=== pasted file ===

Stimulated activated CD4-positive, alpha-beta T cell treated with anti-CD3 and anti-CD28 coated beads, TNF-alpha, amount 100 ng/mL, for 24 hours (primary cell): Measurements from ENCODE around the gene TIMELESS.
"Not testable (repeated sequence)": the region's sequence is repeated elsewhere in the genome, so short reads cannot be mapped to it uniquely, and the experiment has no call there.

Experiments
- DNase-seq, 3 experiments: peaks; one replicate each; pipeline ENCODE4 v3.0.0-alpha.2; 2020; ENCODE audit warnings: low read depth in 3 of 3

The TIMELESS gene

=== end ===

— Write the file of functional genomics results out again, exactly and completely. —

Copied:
Stimulated activated CD4-positive, alpha-beta T cell treated with anti-CD3 and anti-CD28 coated beads, TNF-alpha, amount 100 ng/mL, for 24 hours (primary cell): Measurements from ENCODE around the gene TIMELESS.
"Not testable (repeated sequence)": the region's sequence is repeated elsewhere in the genome, so short reads cannot be mapped to it uniquely, and the experiment has no call there.

Experiments
- DNase-seq, 3 experiments: peaks; one replicate each; pipeline ENCODE4 v3.0.0-alpha.2; 2020; ENCODE audit warnings: low read depth in 3 of 3

The TIMELESS gene